Though the U.S. economy is in much better shape than it was a year ago, new weekly jobless claims are still much higher than they were before the pandemic, and millions of jobs have yet to come back. In spite of that, Americans are quitting their jobs in droves.
The U.S. Bureau of Labor Statistics reports that 3.6 million workers quit their jobs in May. In April, 4 million people resigned.
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You’d think that given the state of the economy, people would be thankful for their jobs and do whatever it takes to hang onto them. But apparently, workers are tired of stagnant wages and poor job conditions, so they’re going after better opportunities. This could explain the massive shortage of workers in the hospitality industry, which includes restaurant jobs. Such jobs pay notoriously low wages, and during a pandemic, the risks are high.
Should you quit your job?
If you’re miserable at your job — because you’re unhappy with your wages or with the actual work — then you may be considering resignation. But before you do that, there are some essential steps to take.
First, think about why you’re unhappy at your existing job, and consider what you really want out of a new job — you don’t want to swap one lousy situation for another.
Next, try to line up another job so you’re not out of work and without an income for too long. And if that’s not possible, make sure you have a healthy amount of money in your savings account. While there are jobs to be had in today’s economy, in some industries, they may not be abundant.
Remember, if you leave your job voluntarily, you generally aren’t entitled to unemployment benefits. Those typically only come into play if you’re laid off from a job due to no fault of your own. If you’re going to be out of work for a while, you’ll need money on hand to keep up with your expenses.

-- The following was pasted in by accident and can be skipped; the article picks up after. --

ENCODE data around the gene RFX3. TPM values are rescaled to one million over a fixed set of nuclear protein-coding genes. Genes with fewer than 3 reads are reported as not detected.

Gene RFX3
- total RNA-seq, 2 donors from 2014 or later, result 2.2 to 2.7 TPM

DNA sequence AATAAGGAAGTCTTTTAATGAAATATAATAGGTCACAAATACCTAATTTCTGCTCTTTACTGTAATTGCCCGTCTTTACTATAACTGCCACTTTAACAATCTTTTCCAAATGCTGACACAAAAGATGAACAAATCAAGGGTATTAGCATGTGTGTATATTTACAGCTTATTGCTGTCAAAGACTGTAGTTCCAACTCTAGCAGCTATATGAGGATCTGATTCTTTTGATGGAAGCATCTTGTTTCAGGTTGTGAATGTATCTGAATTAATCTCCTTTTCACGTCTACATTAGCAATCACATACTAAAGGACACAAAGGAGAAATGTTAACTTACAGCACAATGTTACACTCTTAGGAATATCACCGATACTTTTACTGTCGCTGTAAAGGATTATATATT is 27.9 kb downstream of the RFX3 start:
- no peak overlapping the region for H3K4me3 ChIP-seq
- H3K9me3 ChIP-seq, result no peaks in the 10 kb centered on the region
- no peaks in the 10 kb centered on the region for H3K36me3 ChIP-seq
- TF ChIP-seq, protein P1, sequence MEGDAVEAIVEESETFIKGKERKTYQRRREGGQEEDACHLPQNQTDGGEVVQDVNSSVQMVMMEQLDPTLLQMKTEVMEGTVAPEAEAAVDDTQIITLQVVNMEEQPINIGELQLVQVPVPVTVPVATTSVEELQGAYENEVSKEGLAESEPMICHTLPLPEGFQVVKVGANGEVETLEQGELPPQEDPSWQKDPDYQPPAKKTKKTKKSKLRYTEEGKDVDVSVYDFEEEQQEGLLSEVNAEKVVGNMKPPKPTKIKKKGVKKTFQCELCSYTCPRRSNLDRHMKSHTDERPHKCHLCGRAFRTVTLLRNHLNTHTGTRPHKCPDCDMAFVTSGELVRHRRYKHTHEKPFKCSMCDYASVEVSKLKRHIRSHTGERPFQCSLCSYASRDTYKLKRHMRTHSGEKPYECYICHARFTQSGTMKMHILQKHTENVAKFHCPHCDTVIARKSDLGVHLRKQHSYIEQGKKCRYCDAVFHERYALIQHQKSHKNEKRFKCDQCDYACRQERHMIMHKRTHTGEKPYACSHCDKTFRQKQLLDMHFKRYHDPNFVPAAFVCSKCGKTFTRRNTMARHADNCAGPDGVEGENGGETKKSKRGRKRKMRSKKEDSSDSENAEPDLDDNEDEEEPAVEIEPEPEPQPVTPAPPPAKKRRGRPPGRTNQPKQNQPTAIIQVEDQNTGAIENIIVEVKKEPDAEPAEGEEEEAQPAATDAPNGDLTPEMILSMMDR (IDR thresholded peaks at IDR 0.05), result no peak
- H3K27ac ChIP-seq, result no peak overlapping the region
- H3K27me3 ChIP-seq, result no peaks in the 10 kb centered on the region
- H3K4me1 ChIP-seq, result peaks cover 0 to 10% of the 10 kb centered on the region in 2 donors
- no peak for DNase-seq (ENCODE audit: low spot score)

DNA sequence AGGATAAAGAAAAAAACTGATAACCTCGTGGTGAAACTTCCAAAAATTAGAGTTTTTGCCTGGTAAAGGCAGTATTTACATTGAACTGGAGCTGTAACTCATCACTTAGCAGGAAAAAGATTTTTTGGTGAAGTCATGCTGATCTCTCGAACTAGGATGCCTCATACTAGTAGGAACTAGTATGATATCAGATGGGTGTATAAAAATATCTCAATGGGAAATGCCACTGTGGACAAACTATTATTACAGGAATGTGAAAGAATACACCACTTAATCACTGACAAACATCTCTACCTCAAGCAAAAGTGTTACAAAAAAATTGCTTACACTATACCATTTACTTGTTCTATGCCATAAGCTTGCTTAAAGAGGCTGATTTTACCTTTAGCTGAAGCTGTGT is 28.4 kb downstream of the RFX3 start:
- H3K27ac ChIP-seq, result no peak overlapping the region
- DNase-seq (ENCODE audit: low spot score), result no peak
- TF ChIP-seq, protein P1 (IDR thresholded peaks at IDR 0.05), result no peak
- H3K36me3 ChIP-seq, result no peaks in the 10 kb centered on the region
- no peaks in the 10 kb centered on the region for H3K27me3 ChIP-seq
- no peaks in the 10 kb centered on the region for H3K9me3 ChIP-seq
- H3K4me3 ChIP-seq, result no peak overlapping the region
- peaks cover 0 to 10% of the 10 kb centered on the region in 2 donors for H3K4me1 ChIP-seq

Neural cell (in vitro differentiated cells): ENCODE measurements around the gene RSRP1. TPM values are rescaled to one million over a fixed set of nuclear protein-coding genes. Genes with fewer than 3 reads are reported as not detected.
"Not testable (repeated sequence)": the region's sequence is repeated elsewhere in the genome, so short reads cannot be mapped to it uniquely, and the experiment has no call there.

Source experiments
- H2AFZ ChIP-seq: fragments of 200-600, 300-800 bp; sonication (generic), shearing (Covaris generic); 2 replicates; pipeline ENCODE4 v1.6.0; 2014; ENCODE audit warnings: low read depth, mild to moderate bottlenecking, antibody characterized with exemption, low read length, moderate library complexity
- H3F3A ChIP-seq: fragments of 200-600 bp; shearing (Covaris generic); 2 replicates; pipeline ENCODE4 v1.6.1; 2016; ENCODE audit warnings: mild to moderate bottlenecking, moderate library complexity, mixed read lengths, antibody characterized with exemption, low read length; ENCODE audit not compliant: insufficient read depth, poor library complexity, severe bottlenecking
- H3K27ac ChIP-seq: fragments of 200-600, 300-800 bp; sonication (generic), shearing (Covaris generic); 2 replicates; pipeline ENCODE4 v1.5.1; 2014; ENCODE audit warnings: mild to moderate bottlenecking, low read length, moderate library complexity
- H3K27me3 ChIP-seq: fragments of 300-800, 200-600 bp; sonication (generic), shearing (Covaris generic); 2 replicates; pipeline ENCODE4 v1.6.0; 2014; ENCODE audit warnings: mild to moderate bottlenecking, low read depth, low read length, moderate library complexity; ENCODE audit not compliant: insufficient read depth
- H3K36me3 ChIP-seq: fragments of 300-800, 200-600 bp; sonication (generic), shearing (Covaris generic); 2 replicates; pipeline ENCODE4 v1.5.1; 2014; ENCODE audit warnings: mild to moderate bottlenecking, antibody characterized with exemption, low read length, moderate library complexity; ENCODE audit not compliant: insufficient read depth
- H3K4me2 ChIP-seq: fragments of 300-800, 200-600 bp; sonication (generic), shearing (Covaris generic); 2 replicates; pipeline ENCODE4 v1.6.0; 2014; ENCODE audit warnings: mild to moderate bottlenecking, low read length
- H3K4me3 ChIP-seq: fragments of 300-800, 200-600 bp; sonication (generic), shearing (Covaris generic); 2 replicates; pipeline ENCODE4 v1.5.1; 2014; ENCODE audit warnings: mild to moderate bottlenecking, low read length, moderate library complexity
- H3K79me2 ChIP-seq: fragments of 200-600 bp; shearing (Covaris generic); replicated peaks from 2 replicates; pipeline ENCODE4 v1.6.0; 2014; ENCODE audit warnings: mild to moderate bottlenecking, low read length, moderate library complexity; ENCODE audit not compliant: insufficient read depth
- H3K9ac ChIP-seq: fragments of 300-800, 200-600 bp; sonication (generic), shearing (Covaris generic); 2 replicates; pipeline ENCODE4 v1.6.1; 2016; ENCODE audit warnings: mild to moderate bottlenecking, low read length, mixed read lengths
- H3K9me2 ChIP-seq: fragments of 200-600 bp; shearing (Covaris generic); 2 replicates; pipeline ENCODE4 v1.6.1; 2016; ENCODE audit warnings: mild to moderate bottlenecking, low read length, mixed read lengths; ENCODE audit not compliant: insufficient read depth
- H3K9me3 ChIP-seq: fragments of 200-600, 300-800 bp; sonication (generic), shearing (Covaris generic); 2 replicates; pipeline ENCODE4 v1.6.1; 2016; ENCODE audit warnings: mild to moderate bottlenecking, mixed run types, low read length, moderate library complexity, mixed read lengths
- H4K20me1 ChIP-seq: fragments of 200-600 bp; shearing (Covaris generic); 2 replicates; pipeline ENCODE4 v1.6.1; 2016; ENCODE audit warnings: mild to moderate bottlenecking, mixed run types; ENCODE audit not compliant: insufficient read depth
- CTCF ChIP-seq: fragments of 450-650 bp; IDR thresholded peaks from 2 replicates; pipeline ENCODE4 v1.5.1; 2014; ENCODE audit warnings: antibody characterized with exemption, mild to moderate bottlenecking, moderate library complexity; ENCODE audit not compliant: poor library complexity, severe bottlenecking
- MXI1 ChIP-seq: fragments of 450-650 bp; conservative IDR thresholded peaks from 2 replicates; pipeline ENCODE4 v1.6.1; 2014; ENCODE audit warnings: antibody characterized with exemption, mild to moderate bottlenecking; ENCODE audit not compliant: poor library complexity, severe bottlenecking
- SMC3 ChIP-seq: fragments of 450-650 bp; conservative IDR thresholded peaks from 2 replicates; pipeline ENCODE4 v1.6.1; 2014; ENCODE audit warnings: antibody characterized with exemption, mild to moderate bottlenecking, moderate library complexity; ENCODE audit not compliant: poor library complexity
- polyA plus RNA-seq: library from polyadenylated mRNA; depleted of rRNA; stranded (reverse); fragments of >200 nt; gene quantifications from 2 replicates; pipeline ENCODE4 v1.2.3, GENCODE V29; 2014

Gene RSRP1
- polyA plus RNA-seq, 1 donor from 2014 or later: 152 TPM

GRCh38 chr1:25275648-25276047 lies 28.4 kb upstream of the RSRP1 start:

Time for a change
The coronavirus pandemic has led a lot of us to reconsider what’s important and reset priorities. If your job is a major source of stress and unhappiness, then it’s not unreasonable to want to quit. But go about it the right way so you don’t land in a rough spot financially.
Finally, if you’re going to leave your job, do so on a good note. You never know when you might need an old boss to serve as a reference, or when you may even need to come back (say, if your replacement job doesn’t work out, or you don’t eventually find one). Give adequate notice (ideally, at least two weeks’ worth) and perform your best until you leave.
View more information: https://www.fool.com/the-ascent/personal-finance/articles/americans-are-quitting-their-jobs-at-record-rates-should-you/